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SANS – Internet Storm Center – Preparing for Battle

  Lost of great info here

Preparing for Battle (NEW)

Published: 2006-01-04,
Last Updated: 2006-01-04 20:40:11 UTC by Kyle Haugsness (Version: 1)
Are you ready to battle a large virus/worm outbreak? Please don’t view
this is a prediction that there will be a large event, but let me just
say that conditions are right for a big storm (WMF issue and the return
of the Sober worm).Regarding the WMF issue, you have probably decided to either wait for
the official Microsoft patch, or you are rolling out Ilfak’s patch. But
there is still about 6-10 days of risk here for a major worldwide event.
So here are some recommendations for preparing for the battle. (This is
primarily written for system and network admins…)Prepare a short briefing for management on the situation:
1) There is a serious vulnerability in Microsoft operating systems.
2) An official patch will not be available from Microsoft until Jan. 10.
3) There are multiple propogation vectors: e-mail, instant messaging, web
surfing, etc.
4) Several different versions of the exploit are in the wild and are
being actively used by criminal groups. All propogation methods are
being used. As of Wednesday, Jan 4 20:15:00 UTC, our current poll
indicates that 22% of respondents (340) have seen exploit attempts
through one of the exploitation vectors.
5) Tools to generate random files to exploit the vulnerability are
publicly available. These tools may be used to evade anti-virus and
IDS/IPS signatures.
6) Anti-virus signatures and intrusion detection/prevention system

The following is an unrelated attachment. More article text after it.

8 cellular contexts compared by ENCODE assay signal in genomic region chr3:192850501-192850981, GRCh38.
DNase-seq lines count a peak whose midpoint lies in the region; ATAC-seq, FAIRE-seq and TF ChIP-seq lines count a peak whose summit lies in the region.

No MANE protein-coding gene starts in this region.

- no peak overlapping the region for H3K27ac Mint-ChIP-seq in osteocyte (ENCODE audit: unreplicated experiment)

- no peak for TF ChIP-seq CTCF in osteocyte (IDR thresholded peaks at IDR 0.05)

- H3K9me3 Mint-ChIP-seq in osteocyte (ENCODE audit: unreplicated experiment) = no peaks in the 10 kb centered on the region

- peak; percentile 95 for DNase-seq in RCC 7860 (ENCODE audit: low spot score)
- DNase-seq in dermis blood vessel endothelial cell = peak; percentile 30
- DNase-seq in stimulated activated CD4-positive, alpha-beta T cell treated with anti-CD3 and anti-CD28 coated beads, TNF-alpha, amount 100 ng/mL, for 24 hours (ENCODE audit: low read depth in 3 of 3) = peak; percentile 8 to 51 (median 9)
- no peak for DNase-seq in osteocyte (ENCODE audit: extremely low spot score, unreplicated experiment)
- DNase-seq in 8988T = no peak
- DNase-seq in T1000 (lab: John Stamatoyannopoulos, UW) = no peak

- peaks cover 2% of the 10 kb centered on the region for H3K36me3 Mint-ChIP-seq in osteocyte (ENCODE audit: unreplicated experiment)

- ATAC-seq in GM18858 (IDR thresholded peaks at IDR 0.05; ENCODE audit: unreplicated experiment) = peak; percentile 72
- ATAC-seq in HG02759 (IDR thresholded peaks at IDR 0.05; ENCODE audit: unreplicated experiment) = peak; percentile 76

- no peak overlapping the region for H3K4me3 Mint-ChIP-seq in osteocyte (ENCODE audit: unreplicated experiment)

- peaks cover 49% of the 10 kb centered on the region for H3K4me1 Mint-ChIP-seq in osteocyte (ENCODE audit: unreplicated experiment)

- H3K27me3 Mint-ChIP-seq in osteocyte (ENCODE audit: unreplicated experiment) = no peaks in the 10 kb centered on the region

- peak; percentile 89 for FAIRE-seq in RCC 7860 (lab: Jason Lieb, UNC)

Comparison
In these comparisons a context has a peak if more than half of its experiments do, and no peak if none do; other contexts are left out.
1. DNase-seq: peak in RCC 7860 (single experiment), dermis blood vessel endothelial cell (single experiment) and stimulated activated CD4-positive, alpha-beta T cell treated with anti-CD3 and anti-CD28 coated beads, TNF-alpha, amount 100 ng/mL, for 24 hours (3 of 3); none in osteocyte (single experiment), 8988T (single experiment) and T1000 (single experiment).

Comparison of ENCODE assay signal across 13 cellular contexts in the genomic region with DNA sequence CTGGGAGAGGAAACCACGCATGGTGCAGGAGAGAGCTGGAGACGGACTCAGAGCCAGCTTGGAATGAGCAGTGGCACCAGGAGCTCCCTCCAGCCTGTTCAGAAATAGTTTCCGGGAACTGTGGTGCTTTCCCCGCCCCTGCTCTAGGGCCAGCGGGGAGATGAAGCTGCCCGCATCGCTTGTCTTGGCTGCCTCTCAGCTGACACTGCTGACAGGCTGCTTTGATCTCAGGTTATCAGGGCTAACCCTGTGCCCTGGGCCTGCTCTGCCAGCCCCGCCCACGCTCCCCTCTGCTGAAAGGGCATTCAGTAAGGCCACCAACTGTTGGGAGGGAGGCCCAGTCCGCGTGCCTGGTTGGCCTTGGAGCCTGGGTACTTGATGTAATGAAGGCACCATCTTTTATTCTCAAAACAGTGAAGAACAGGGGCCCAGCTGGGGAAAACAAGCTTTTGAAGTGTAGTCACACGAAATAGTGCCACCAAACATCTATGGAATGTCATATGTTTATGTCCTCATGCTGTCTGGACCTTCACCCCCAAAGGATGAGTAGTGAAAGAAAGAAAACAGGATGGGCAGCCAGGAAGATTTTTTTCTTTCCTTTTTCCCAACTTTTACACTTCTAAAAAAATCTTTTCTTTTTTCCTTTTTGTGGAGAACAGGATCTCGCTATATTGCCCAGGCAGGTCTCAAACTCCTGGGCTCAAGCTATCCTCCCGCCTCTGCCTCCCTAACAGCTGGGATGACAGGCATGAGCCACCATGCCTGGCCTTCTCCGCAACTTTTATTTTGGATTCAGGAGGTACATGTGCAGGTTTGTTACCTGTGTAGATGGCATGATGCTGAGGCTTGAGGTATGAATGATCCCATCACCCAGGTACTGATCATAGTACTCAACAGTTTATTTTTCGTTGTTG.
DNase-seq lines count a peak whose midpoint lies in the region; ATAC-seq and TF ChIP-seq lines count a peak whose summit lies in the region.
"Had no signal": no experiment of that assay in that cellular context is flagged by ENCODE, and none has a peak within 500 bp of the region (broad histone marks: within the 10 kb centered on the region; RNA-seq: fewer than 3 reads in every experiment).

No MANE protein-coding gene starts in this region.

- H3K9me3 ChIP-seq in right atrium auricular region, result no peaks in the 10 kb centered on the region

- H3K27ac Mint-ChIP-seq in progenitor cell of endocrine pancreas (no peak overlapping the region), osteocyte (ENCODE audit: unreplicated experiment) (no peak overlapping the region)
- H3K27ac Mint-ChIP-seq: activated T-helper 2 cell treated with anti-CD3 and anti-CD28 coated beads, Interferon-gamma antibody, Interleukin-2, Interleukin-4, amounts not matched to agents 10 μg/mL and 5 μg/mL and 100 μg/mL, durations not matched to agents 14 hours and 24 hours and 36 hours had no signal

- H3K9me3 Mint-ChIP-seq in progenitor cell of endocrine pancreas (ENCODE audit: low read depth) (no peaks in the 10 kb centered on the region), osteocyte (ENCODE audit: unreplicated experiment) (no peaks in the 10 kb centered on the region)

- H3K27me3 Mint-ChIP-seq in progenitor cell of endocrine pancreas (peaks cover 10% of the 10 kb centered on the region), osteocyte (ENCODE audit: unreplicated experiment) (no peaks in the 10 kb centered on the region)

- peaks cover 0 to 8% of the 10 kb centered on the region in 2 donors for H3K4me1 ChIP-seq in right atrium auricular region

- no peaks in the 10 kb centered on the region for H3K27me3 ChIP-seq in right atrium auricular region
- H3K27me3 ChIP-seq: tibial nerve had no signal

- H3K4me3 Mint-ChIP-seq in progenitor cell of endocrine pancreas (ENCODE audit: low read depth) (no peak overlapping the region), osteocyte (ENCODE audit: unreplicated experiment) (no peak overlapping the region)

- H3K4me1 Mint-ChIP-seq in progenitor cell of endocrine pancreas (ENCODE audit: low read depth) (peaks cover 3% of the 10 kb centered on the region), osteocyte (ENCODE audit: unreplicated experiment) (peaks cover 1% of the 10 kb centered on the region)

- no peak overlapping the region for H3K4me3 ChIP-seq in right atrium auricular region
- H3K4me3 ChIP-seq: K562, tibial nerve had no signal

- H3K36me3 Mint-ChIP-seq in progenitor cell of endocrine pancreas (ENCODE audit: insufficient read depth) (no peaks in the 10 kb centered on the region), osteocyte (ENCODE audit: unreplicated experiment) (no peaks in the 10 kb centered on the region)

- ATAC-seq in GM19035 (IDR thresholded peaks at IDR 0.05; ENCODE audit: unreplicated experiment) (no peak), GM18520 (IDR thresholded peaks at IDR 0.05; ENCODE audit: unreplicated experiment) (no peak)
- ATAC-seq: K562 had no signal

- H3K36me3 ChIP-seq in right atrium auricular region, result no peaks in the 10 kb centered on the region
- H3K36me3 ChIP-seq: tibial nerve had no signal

signatures may only be able to catch the first generation of exploits.
7) If an outbreak does occur, how are you going to sanitize laptops that
were infected outside of your network before allowing them to connect
to your internal network?As you provide this information, you should also provide an action plan
for mitigating damage in the worst case scenario. You should consider
the following action items in your plan. Also consider that your
organization may have no internal infections, but that the rest of the
Internet is having problems. Solicit input from your management on the
circumstances that would dictate each of the actions below.

1) Disconnect from the Internet.
2) Disconnect specific services from the Internet. Talk with your
network/firewall admins and have them be prepared to shut-off specific
services (SMTP or HTTP) at strategic locations.
3) If you have multiple locations, consider the action plan of
disconnecting internal WAN pipes to minimize damage to other parts of
your organization.
4) Disconnect internal and/or external e-mail servers to prevent further
damage.
5) If you plan to perform any of the above actions, then you should also
plan on how to bring these sites/services back online.
6) Determine an action plan for local workstation admins. How are they
going to receive virus updates and virus removal tools to clean
workstations?

You should take this time to validate that you have good backups of your
e-mail servers. If things go really badly, you may be restoring from
backup. You should also make sure that everyone that could be involved
in the incident response has an updated contact list (cell phones,
pagers, home phones, etc) for all of the appropriate operational